An alternate Liverpool, 1961
"In no time at all, it'll be like they never were here," one woman said to another. "Like they never were here."
Ten dreary years after the Germans went, Menlove Avenue held a street party to celebrate the American liberation of Liverpool. Strings of Union Jacks flapped fitfully in the wet breeze. Plates of fairy cake made with rationed sugar sat on the tables. Children ran and played, taking on the guise of the Nazis who had ruled these streets before they were born. Their mothers shook their heads and hoped to forget.
John remembered with the dim memories of a child. He remembered the air raids, the docks burning, the barrage balloons. He remembered goose stepping alongside a German parade as his friends laughed. When Mimi heard she'd smacked him and sent him to bed without any supper. She hadn't wanted him imitating those filthy Germans, even in fun. He didn't tell her how he'd once played the mouth organ for a platoon of German soldiers, entertaining them for a copper or two. Mak schau, they'd chanted. Mak schau. He'd liked that, even though he'd known he shouldn't.
Those were the vivid years. Now everything was drab and down-at-heel. The docks were only half alive, the city half dead. He'd done his national service, come back, and now he was looking to get out again.
John didn't linger long at the street party. It had nothing to offer him. Instead he took a bus into the city centre, staring out the window at the storefronts and the heaps of rubble, still building sites after ten years' stasis. Like they never were here. Maybe. Maybe not. He didn't remember before the war, before rationing, how was he supposed to know? How could he miss something he'd never seen? All he knew to miss were the Nazis and their bright spectacle, nothing like the khaki and swagger of the American soldiers who still walked the streets.
By the time he got off the bus, the commemoration at the Town Hall was already finished. The crowds had dispersed. Tattered pieces of bunting lay sodden on the ground. If he'd come earlier, he could have seen the Prime Minister, fat lot of good that would do him. John was tired of being told how much better it all could have been. Maybe it would be better if they were still here. At least there'd be something to look at.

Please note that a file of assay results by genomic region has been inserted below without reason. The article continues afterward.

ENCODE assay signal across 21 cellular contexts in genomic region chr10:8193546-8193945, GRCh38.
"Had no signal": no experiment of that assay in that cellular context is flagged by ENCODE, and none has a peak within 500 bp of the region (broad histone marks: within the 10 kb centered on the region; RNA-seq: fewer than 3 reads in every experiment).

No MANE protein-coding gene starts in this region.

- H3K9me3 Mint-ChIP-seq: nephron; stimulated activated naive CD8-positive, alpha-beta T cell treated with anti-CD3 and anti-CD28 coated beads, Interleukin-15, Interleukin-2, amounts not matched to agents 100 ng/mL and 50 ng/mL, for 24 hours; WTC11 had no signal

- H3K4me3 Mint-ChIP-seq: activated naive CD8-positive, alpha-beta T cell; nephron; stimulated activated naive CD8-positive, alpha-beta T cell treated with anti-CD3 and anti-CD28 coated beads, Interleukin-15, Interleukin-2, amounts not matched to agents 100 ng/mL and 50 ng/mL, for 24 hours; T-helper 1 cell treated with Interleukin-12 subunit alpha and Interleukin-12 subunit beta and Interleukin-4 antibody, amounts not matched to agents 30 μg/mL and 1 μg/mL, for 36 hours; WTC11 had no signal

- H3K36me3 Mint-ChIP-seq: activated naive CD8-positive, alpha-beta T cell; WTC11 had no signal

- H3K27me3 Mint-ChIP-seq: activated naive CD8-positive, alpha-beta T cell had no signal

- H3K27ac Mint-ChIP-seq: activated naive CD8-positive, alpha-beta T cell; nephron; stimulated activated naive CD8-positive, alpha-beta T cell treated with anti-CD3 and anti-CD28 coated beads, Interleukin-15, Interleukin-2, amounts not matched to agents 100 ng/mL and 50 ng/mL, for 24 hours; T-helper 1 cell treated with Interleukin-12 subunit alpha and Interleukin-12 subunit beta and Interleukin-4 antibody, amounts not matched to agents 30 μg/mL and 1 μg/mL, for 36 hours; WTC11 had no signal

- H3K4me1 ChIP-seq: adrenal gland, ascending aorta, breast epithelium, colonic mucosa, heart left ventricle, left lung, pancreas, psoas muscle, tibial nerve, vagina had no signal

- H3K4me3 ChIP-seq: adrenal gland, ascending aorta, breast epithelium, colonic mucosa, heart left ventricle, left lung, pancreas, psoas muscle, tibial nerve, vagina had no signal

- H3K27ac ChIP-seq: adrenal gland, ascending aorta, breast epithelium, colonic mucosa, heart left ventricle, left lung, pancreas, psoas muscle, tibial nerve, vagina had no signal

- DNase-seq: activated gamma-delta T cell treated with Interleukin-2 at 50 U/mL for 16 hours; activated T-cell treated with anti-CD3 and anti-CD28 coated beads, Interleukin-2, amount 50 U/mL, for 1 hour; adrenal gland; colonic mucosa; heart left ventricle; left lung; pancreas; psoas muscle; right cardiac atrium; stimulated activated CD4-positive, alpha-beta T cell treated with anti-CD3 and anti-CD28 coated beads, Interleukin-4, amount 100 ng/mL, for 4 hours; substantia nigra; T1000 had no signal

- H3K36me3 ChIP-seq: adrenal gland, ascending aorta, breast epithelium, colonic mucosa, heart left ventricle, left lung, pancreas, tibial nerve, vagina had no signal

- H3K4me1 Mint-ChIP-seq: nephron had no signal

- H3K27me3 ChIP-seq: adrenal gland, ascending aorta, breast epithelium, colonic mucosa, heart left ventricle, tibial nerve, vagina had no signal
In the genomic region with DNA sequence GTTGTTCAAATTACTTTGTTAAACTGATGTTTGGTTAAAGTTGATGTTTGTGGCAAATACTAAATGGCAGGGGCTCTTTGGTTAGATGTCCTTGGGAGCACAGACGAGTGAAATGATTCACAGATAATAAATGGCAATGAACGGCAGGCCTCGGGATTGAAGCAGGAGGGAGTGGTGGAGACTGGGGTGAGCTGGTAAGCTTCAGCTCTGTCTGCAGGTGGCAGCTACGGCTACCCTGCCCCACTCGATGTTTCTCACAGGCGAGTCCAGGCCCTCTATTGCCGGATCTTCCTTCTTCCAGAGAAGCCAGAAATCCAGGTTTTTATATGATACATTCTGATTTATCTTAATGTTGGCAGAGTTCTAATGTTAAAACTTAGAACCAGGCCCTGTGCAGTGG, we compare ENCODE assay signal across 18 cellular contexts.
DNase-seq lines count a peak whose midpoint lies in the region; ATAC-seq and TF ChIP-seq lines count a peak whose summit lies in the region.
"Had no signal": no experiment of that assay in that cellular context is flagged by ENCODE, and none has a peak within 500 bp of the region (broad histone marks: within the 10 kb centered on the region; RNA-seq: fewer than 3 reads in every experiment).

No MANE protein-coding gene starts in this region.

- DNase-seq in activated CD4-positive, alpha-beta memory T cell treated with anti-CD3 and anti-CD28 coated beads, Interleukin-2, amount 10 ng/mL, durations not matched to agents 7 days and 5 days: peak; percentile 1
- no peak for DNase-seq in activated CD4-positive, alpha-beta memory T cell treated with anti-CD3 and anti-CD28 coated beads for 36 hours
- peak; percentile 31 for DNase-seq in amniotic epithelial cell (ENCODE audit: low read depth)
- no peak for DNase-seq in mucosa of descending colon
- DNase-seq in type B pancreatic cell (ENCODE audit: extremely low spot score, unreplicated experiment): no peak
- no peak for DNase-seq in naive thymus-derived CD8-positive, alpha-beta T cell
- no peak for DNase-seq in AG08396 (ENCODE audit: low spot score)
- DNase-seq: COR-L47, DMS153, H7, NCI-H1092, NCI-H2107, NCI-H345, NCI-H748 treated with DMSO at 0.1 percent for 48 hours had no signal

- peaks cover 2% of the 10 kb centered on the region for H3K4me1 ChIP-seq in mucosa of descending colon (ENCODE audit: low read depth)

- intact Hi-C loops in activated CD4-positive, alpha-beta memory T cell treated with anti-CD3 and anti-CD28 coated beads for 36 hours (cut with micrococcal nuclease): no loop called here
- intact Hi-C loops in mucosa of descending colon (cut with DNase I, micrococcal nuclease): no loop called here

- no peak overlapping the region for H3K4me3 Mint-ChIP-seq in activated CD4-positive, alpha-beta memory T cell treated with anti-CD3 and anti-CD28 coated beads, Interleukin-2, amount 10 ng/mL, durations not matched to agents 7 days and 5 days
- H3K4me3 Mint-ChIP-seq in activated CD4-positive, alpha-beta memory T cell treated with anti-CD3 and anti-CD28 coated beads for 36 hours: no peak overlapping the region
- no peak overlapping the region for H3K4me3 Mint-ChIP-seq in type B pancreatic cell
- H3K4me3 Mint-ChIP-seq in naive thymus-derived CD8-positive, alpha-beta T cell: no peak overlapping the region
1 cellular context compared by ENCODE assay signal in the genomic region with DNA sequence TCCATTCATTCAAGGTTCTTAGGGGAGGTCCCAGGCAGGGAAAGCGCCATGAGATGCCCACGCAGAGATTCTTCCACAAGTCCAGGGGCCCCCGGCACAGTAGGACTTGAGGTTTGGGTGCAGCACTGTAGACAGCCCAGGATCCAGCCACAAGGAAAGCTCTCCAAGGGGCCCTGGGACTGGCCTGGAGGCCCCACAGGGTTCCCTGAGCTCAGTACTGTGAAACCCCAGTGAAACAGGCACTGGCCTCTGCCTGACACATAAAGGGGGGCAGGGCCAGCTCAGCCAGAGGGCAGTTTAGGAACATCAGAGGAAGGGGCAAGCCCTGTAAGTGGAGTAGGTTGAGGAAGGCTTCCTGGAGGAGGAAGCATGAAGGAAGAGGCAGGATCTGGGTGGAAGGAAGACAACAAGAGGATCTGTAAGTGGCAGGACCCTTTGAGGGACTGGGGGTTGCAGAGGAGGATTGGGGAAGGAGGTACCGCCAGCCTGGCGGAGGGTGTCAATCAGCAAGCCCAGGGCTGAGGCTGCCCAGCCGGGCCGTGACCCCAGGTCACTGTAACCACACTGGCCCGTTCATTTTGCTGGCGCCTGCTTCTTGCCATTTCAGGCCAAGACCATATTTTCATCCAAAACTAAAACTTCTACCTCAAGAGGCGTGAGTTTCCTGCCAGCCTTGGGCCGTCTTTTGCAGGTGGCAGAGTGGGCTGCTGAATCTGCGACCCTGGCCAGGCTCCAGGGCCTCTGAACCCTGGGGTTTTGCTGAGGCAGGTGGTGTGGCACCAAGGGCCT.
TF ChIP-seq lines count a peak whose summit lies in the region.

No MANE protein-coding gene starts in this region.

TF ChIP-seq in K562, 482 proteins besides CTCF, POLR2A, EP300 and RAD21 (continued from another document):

Nothing was open. Nothing at all except the pubs, and all he had in his pocket was the bus fare home. So he walked and looked in the shop windows. The only place he stopped was in front of the record store, standing with hands in pockets and examining the display. Imports from America, land of opportunity. Colourful and exciting and everything that Liverpool wasn't. Everything that the grimy window of Smithson's wasn't, with its streaks and smudges and bluebottles lying dead in the dust. They wouldn't let him in the door even if he did have a few bob to spend. Too good for the like of him, or so they fancied themselves. Only people who could afford the records were the bloody American servicemen who lorded it over everyone here. How could you hope to be a musician when the bloody record store wouldn't even let you in?
He kicked the door of the shop savagely. Then he thought better of it and moved on, whistling to himself in order to emphasize his harmlessness to anyone who might be watching. You had to be careful in this city.
Somehow he scraped together the money to get a guitar on the hire-purchase. Or his Aunt Mimi did-- she had to keep him out of trouble somehow. He played at church fetes, in dance halls, even at the American base in Burtonwood. Wherever they'd have him. He found another couple of lads like himself, and they called themselves a rock'n'roll band.
When they performed sometimes he found himself looking out to the edge of the small audience, wishing for something that he didn't even understand. Looking for a man in suit and tie, someone with interest in his face and money in his pocket. It was ridiculous. Nothing like that would ever happen to John Lennon of Liverpool. Even so he dreamed about it: being discovered, going to London, making it big. Then he'd just shrug and smoke another fag. How daft could you be?
And he was right. No one ever came. There was no one to come.
"In no time at all," one woman said to another, "it'll be like they never were here."